“You’re Looking at Me” from Cece Bullard
“You’re Looking at Me” from Cece Bullard is almost a coming-of-age tale, done in the distinct taste of Jazz. The track sees Bullard in a reflective state, almost like a long walk in the night as the intrusive thoughts swirl. She reminds herself of the heartbreaker she was, but also the one heartbroken. It’s the game we play in life, and despite not having a voice that you’d pinpoint as belonging to someone of a particular age, you can feel the old soul nature of Bullard. It’s not that the innocence she’s had is gone, it’s just adapted itself.
The way she says “No Need to Strain Your Eyes” is so evocative and performative, it almost feels like it feels out of a musical in the 60s. Bullard herself comes from a long line of performers and was lucky enough to come up in the New York music scene and only widen her palate with time. She has an almost fairy tale story of aspiration including escorting an aging Ella Fitzgerald and later in life receiving an almost cosmic blessing in the form of a chance encounter with Joan Baez. It was almost meant in the cards for Bullard to fulfill her destiny as a performer and after having collaborated with the likes of Graham Nash, Stephen Stills, various tours across the US and Europe, her rightful place is to be center stage.
As someone who’s listened to a lot of Jazz, I won’t lie, it can sometimes blur together and I’m not just talking about free-form explosive Jazz. To truly stand out and effective, there’s something about a track that’s just the perfect combination of luck and talent that makes it stand out from the rest and Bullard has that. She’s a natural storyteller and she could make the most mundane sounds like a once-in-a-lifetime experience. I think there are some whose sensibilities might not inherently line up with what the song is, and I really beg anyone reading who might be on the fence to expand their taste. This is a deeply rewarding song and an earworm. It feels like the inner monologue we’ve all had at some point beautifully transferred and accompanied by keys, bass, and percussion. Even the story behind the album is a once-in-a-lifetime kind of moment with Bullard working with the great Otmaro Ruiz. The two certainly bring out the best and most ambitious in each other, and in a way that you can tell never exhausted them.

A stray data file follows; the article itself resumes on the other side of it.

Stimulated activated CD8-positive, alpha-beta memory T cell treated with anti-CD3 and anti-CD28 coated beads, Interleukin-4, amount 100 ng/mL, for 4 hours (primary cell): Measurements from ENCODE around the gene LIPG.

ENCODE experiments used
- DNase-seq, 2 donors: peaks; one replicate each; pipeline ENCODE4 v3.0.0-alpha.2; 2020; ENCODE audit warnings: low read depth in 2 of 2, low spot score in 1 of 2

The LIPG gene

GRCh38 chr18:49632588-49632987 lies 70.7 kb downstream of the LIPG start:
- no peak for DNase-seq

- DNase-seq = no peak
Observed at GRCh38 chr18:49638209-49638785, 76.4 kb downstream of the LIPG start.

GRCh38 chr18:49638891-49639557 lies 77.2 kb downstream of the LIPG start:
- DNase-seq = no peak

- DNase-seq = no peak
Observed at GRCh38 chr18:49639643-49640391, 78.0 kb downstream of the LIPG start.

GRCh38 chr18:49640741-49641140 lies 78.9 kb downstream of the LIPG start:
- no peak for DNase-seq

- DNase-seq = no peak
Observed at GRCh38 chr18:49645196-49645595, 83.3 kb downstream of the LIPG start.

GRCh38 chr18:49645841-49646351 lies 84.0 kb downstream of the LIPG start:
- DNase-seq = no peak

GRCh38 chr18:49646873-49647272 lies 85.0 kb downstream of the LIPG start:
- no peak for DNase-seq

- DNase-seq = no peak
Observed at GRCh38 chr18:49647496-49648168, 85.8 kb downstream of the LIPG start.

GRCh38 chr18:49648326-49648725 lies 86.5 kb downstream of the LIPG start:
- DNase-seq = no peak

This single is a part of a 5 track EP called “My One and Only Love” and if you’re as touched as I was listening to this for the first time, you’ll have no problem diving headfirst into Bullard and her staggering talent. My biggest hope is that as she continues, she’ll always have the bravery to dive into uncomfortable or uncompromising emotions that we tend to not let boil to our surfaces so easily. We’re looking at Bullard, and it’s left us craving even more.